She begins with a question she heard at a recent meeting of restaurant professionals:

 

“If Obamacare stays in place, will you reduce your staff’s hours so that they are no longer full-time and thus you won’t have to cover them under your health plan?” And her response:

As the only business owner from Massachusetts, where a health care law that closely resembles the president’s Affordable Care Act has been in place for the last five years, I shared my experience (and tried to hide my shock). No, we did not reduce hours — nor did we even consider it. If someone strong is working for you, it seems counterintuitive to have them work less, even if it costs you a bit more.

My business has absorbed the costs associated with the new health mandate in the same way we absorb rising fuel surcharges or higher prices of flour. They cut into our profit, sure, but when I weigh the cost of paying staff to cover for chronically sick employees who don’t see a doctor because they don’t have one, or the pressure of knowing that my 24-year-old barista can’t afford coverage because he only makes $10 an hour, I willingly take the cut to my bottom line.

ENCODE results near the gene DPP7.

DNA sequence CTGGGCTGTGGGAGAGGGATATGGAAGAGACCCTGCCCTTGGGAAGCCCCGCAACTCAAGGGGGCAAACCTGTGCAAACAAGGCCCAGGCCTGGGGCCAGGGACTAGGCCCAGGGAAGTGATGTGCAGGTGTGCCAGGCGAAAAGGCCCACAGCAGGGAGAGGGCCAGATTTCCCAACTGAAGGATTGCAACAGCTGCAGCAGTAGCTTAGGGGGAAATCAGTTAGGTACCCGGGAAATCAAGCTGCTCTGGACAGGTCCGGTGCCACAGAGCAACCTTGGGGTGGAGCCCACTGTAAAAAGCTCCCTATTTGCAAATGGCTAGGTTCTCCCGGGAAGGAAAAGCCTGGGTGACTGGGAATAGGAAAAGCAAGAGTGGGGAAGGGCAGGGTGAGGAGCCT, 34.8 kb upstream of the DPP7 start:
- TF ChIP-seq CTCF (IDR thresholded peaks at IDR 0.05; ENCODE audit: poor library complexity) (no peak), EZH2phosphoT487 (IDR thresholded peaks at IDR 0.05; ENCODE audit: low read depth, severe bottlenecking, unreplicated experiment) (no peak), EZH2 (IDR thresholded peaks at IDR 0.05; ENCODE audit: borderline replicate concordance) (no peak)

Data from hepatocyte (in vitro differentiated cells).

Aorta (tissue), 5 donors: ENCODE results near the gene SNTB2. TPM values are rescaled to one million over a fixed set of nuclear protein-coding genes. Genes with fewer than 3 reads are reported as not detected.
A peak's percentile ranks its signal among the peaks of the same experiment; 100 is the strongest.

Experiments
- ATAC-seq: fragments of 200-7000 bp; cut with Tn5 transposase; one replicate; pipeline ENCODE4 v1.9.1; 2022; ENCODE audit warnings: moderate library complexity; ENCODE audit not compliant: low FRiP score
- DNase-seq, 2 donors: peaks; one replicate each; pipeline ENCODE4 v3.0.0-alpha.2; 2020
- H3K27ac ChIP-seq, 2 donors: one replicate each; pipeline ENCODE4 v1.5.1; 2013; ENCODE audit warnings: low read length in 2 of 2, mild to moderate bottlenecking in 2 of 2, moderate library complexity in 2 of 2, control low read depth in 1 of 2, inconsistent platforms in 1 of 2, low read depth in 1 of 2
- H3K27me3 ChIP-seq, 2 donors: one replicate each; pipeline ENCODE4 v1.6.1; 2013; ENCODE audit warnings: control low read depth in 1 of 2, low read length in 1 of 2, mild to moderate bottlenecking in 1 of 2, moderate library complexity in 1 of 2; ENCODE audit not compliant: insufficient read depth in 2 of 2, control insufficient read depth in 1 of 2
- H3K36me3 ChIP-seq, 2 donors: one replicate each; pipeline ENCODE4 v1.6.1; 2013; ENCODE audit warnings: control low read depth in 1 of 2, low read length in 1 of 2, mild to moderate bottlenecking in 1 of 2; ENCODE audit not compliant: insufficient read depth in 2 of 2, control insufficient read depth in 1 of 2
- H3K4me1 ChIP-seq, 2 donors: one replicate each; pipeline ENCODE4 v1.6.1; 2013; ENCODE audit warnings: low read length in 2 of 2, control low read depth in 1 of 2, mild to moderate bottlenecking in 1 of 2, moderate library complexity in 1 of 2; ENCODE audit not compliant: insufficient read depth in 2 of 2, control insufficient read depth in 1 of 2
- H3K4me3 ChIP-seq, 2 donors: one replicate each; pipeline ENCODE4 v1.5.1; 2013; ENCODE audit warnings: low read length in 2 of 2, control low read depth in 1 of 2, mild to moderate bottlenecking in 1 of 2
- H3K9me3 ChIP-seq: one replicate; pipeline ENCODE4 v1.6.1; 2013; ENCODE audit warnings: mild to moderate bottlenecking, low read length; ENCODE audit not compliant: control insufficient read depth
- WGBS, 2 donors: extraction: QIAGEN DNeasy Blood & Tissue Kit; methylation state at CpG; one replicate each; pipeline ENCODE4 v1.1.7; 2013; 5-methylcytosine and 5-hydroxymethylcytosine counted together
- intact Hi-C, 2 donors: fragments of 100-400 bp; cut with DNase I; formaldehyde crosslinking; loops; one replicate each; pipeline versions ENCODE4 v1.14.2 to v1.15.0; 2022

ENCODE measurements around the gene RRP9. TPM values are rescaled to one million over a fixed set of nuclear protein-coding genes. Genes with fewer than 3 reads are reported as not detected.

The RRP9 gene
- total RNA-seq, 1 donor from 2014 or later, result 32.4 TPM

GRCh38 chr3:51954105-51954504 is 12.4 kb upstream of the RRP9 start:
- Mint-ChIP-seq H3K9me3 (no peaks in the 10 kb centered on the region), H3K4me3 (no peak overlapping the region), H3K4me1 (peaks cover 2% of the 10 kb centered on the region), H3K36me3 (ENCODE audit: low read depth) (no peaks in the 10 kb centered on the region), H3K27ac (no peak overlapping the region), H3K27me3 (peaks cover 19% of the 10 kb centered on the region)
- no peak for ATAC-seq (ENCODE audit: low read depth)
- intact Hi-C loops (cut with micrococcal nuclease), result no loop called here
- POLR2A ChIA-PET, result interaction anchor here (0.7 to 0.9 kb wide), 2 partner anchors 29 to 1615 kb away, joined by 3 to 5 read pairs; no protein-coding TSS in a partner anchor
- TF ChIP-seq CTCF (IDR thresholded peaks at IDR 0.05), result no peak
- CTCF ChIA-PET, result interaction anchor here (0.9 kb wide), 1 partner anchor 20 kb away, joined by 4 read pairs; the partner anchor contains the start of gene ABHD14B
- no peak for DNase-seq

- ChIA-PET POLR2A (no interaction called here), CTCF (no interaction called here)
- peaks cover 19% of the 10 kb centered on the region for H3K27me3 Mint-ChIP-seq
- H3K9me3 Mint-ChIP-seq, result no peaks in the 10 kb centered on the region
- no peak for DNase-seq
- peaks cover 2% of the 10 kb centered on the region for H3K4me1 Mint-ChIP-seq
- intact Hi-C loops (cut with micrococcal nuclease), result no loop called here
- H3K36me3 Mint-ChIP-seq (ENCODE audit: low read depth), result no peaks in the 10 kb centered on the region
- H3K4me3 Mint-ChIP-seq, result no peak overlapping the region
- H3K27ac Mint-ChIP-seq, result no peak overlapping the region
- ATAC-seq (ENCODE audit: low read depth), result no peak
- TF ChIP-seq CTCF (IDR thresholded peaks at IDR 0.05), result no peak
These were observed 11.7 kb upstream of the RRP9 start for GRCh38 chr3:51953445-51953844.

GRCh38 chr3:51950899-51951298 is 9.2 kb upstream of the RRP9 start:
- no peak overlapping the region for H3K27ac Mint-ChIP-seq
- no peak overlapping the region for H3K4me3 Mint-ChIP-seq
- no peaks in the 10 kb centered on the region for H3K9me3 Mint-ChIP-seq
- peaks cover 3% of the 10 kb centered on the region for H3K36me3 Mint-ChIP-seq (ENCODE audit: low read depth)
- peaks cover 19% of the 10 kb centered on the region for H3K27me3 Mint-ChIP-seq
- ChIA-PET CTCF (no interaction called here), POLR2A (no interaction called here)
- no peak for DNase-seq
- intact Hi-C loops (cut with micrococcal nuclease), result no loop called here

Read the full post here.

All 100 Million Mexicans Have Health Coverage, While To The North…

(Smooth_O on Wikimedia Commons)

The parallel is unmistakable. Before the reforms that brought in health coverage for all, Mexico had 52 million residents who were not covered. We here in the big rich neighbor to the north have about the same number of people — roughly 48 million in a recent count — who lack health insurance. Mexico has shown over the last decade that it is possible to cover everyone. We — well, you know.